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USA: The Land of Opportunity…for Consumption

In the name of “growth,” forests are burning, oil is spilling, ice caps are melting, animals are dying and villages are disappearing.

In the name of “growth,” forests are burning, oil is spilling, ice caps are melting, animals are dying and villages are disappearing. Unsustainable economic systems are being replicated in the developing world where labor is cheap so that more forests can burn, more oil can be spilled, more ice caps can melt, more animals can die and more villages can disappear. What is actually being sold to us under the auspices of “growth” and “development”? How does consumerism contribute to this? Why is this bad for us as persons? And what we can do to change for the better?

The Illusion of Infinite Growth

Corporations see their profits grow exponentially by outsourcing jobs, using cheap toxic materials, wasting limited resources and erecting polluting factories. All of this involves:

● destroying habitats or ancient towns

● exploiting natural resources and human persons

● losing cultural and natural diversity

To cope with globalization, small towns and farms are being abandoned for the sake of better wages, hence, more opportunities for consumption. But, is the “modern” lifestyle really that much better? The cost of living always goes up, and so do avenues to spend money, especially using the internet. Furthermore, we are largely unaware of there sources involved in extracting materials from nature, processing and packaging them, to be delivered thousands of miles away, and to be found in dumpsters a few months or years later. The epitome of this phenomenon is the life of the common plastic bag, too often thrown in the trash (not recycled) merely 10 minutes after it was acquired to transport food down the block.

Consumer’s Dilemma

Low prices are appealing because they enable us to “save” in order to buy more low-quality products designed to be thrown away, especially since fewer of us now have the skills to fix things. It is easier and cheaper to just dispose of something and buy a new one rather than pay someone else to repair it. In fact, many of us are trying to make ethical choices in consumption, but even that has fallen to corporate trickery involving false “green” labels, loopholes to bypass regulation and fancy marketing ploys. Moreover, the overwhelming abundance of choice has gotten worse, as many companies can simply attract more clients with two kinds of products: one for the social-justice-eco-conscious person and another for the rest.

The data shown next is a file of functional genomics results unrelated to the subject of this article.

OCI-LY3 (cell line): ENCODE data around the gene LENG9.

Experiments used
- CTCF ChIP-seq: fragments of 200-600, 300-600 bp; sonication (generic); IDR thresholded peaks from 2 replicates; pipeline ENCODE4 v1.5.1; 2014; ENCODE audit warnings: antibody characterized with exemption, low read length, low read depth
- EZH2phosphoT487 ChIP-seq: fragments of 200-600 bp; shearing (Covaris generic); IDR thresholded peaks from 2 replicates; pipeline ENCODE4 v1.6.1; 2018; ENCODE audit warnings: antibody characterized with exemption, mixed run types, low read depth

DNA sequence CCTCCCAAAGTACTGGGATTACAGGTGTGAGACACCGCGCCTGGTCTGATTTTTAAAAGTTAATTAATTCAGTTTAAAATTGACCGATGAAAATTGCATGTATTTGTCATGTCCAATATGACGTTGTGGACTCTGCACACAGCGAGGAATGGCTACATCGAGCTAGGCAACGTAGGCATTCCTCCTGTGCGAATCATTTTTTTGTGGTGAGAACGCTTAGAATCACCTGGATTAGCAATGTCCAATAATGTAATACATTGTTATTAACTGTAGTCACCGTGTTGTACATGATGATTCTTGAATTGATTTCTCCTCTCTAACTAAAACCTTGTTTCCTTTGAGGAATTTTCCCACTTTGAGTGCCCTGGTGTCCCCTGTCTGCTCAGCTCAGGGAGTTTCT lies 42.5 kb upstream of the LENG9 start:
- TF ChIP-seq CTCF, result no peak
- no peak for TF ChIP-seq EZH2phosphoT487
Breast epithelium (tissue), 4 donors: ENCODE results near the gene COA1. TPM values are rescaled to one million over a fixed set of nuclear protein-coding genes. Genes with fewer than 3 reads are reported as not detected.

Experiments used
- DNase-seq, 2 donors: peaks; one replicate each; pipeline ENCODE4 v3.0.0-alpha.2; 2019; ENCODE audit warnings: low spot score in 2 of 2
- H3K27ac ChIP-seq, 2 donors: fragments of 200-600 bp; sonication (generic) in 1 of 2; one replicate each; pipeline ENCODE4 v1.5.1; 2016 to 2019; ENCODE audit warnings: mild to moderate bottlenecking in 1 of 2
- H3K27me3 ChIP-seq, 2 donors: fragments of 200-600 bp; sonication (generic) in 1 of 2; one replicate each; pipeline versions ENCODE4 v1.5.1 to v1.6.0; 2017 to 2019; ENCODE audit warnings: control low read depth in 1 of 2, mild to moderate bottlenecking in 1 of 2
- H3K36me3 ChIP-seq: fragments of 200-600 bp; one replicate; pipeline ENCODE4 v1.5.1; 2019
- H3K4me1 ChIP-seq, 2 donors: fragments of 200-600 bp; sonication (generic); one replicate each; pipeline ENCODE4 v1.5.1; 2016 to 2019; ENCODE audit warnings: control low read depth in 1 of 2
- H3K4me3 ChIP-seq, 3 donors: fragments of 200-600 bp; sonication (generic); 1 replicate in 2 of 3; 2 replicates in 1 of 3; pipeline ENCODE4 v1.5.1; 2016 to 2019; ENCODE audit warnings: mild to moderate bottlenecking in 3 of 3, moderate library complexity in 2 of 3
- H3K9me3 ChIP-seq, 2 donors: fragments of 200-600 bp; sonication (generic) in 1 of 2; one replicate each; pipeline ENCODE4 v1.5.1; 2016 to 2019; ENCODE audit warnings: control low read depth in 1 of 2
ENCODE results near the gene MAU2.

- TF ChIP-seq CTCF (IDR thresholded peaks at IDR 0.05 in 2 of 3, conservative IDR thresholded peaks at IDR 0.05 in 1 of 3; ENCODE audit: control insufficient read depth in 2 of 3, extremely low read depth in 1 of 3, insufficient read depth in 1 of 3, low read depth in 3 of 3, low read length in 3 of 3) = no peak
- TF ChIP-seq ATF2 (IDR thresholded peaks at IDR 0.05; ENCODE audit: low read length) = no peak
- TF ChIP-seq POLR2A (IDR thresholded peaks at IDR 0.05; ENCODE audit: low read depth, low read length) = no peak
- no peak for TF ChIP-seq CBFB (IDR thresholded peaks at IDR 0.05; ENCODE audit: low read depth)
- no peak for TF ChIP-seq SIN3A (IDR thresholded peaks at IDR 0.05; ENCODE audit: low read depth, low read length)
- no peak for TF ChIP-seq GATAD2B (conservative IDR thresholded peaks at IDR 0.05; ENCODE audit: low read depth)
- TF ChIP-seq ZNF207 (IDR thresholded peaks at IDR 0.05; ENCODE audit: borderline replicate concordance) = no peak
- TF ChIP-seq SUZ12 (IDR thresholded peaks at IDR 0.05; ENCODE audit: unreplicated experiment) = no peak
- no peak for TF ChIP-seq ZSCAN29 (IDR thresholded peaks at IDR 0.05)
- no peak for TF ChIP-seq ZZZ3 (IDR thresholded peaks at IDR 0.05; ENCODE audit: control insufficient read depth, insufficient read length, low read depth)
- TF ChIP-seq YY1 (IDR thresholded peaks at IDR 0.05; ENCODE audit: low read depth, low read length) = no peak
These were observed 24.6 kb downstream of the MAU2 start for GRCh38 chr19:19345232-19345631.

Instead of re-orienting our outlook toward the self and the world, we are encouraged — if not instructed — to tolerate the status quo, which includes the pressure to live up to societal norms. This way, we can avoid questioning the sources of our sadness by targeting situational stress in lieu of changing social situations that are themselves in need of remedy.

Consumption and (Un)Well-Being

We strive to lead productive lives working 40, 50, 60 hours per week just to sustain current levels of wealth and continue to consume. What is the result? Hard work all day, TV at night, shopping on weekends, with social gatherings sprinkled here and there. We pay taxes only to see corporations get away with paying none. To make things worse, the state rewards the latter with subsidies. Furthermore, by relinquishing industries such as education, health care, incarceration and waste management to the private sector, it makes consumers out of those who must avail themselves of such services. Hence, personal growth means acquiring more and more wealth so that we can meet “needs” that are ever-increasing. Our self-centered (in the individualistic sense of the term) lifestyle of consumption leaves no room for cultural/spiritual practice, community involvement or appreciation of nature. Materialism has been shown to decrease self-esteem, eat away at our inter-connectedness with other living beings and increase feelings of loneliness. The reverse may also be true, in that loneliness can lead us to fall “in love” with our possessions.

Let’s make it a point to give our lives purpose beyond the roles of “consumer” and “periodic philanthropist,” which may give us the impression we are good citizens. Let’s bring back modesty and simplicity to our value system so that people can cease to see money as a means to dominate others and nature. Instead, let’s show them how to be in community with others, aiming for virtuous relationships with all living beings.

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